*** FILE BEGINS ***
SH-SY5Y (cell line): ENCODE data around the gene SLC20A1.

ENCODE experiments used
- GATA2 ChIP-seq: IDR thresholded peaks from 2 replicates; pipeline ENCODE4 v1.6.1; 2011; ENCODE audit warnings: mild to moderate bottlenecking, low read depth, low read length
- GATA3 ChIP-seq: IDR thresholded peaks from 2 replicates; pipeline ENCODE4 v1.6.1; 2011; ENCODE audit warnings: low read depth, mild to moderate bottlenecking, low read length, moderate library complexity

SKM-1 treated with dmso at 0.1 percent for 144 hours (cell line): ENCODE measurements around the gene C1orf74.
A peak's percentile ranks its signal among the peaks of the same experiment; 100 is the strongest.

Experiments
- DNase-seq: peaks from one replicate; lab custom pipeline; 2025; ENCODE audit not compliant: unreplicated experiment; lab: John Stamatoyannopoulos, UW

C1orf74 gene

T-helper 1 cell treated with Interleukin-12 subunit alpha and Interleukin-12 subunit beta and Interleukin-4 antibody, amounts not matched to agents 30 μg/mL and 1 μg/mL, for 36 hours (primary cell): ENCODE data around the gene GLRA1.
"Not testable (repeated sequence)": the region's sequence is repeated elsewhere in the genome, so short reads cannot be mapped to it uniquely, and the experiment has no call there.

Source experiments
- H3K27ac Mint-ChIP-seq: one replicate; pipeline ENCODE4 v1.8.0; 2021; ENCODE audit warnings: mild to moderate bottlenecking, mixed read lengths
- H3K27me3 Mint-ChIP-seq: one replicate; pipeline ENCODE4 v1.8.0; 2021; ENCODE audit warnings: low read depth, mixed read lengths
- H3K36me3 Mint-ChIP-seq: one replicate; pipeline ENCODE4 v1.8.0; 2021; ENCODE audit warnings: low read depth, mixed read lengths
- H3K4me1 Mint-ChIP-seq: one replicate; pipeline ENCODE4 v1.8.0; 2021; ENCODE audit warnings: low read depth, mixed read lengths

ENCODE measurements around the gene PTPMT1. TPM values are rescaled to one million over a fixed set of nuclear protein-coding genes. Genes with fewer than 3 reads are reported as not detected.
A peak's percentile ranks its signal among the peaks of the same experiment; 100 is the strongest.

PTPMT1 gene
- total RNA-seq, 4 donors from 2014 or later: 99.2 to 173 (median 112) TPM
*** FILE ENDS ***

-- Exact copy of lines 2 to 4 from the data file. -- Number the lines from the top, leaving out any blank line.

ENCODE experiments used
- GATA2 ChIP-seq: IDR thresholded peaks from 2 replicates; pipeline ENCODE4 v1.6.1; 2011; ENCODE audit warnings: mild to moderate bottlenecking, low read depth, low read length
- GATA3 ChIP-seq: IDR thresholded peaks from 2 replicates; pipeline ENCODE4 v1.6.1; 2011; ENCODE audit warnings: low read depth, mild to moderate bottlenecking, low read length, moderate library complexity